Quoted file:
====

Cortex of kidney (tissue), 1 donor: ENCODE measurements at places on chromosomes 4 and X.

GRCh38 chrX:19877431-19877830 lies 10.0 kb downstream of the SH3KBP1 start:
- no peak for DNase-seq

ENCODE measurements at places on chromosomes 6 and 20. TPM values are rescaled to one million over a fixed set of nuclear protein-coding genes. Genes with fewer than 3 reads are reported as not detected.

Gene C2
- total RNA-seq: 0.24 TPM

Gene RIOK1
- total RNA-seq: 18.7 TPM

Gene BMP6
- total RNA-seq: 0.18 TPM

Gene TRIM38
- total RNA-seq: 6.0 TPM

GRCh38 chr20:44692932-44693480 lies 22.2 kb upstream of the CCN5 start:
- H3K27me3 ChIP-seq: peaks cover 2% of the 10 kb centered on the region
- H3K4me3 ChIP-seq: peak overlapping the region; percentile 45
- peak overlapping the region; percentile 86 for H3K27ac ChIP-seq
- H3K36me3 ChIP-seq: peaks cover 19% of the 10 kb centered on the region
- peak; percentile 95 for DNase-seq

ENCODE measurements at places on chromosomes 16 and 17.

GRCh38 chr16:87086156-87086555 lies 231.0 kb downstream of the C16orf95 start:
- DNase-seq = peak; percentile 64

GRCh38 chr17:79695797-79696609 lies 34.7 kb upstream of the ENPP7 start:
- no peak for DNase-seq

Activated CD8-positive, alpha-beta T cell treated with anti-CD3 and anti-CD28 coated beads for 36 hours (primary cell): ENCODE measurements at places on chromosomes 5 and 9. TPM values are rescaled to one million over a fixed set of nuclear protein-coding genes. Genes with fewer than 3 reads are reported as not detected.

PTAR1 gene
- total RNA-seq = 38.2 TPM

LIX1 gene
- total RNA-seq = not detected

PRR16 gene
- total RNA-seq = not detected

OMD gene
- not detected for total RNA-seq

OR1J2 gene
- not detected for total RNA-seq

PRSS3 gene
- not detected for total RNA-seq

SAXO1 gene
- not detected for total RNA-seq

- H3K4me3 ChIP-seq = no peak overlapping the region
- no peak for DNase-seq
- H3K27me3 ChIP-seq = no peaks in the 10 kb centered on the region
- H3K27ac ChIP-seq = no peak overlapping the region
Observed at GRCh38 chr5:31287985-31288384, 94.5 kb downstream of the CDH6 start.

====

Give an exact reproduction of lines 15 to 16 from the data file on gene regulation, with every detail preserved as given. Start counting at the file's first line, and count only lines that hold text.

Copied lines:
- H3K4me3 ChIP-seq: peak overlapping the region; percentile 45
- peak overlapping the region; percentile 86 for H3K27ac ChIP-seq